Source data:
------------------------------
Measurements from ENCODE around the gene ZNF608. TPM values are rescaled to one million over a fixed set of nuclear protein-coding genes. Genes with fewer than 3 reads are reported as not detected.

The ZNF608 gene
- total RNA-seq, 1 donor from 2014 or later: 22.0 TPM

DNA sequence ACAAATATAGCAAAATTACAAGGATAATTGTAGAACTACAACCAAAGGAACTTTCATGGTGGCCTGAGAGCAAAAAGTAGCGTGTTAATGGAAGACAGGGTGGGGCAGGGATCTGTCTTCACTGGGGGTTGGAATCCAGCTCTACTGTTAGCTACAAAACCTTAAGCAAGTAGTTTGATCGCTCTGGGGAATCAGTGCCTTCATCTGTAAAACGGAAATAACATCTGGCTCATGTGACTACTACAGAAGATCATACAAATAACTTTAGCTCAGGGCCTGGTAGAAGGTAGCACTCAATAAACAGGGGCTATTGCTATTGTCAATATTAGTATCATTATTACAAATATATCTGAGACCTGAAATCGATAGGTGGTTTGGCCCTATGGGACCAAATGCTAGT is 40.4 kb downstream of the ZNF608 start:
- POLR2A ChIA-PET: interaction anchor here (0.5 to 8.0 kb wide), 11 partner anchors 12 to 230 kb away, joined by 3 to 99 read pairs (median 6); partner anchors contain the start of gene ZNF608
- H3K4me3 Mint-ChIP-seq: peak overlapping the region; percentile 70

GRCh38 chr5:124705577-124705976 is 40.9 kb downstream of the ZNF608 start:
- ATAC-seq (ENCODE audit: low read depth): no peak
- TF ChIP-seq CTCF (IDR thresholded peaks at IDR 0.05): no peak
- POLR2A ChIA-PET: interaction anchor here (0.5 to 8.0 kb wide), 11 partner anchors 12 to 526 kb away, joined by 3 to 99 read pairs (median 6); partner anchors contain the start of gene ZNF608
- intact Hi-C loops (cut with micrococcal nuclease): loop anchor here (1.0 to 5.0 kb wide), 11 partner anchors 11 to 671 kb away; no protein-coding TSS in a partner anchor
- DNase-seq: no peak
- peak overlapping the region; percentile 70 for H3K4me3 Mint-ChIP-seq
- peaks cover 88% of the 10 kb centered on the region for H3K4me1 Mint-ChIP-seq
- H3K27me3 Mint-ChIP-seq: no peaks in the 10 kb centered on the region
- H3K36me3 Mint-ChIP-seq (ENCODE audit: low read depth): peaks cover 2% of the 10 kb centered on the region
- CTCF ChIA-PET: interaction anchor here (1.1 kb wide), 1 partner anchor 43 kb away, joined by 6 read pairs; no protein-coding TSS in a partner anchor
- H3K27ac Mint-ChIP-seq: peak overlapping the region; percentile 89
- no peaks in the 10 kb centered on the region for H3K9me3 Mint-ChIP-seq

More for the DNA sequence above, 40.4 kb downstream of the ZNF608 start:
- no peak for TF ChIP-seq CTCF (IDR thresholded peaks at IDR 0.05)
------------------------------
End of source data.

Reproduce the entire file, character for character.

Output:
Measurements from ENCODE around the gene ZNF608. TPM values are rescaled to one million over a fixed set of nuclear protein-coding genes. Genes with fewer than 3 reads are reported as not detected.

The ZNF608 gene
- total RNA-seq, 1 donor from 2014 or later: 22.0 TPM

DNA sequence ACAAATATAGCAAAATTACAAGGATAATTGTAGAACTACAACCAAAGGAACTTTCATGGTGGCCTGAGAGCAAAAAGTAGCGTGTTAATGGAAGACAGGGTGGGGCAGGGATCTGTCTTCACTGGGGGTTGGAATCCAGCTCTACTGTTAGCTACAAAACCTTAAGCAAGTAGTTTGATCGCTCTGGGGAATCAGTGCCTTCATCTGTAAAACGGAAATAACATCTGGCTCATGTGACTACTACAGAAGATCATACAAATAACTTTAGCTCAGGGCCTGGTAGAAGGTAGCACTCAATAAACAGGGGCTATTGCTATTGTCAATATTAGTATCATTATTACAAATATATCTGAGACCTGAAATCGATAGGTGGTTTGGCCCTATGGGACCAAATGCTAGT is 40.4 kb downstream of the ZNF608 start:
- POLR2A ChIA-PET: interaction anchor here (0.5 to 8.0 kb wide), 11 partner anchors 12 to 230 kb away, joined by 3 to 99 read pairs (median 6); partner anchors contain the start of gene ZNF608
- H3K4me3 Mint-ChIP-seq: peak overlapping the region; percentile 70

GRCh38 chr5:124705577-124705976 is 40.9 kb downstream of the ZNF608 start:
- ATAC-seq (ENCODE audit: low read depth): no peak
- TF ChIP-seq CTCF (IDR thresholded peaks at IDR 0.05): no peak
- POLR2A ChIA-PET: interaction anchor here (0.5 to 8.0 kb wide), 11 partner anchors 12 to 526 kb away, joined by 3 to 99 read pairs (median 6); partner anchors contain the start of gene ZNF608
- intact Hi-C loops (cut with micrococcal nuclease): loop anchor here (1.0 to 5.0 kb wide), 11 partner anchors 11 to 671 kb away; no protein-coding TSS in a partner anchor
- DNase-seq: no peak
- peak overlapping the region; percentile 70 for H3K4me3 Mint-ChIP-seq
- peaks cover 88% of the 10 kb centered on the region for H3K4me1 Mint-ChIP-seq
- H3K27me3 Mint-ChIP-seq: no peaks in the 10 kb centered on the region
- H3K36me3 Mint-ChIP-seq (ENCODE audit: low read depth): peaks cover 2% of the 10 kb centered on the region
- CTCF ChIA-PET: interaction anchor here (1.1 kb wide), 1 partner anchor 43 kb away, joined by 6 read pairs; no protein-coding TSS in a partner anchor
- H3K27ac Mint-ChIP-seq: peak overlapping the region; percentile 89
- no peaks in the 10 kb centered on the region for H3K9me3 Mint-ChIP-seq

More for the DNA sequence above, 40.4 kb downstream of the ZNF608 start:
- no peak for TF ChIP-seq CTCF (IDR thresholded peaks at IDR 0.05)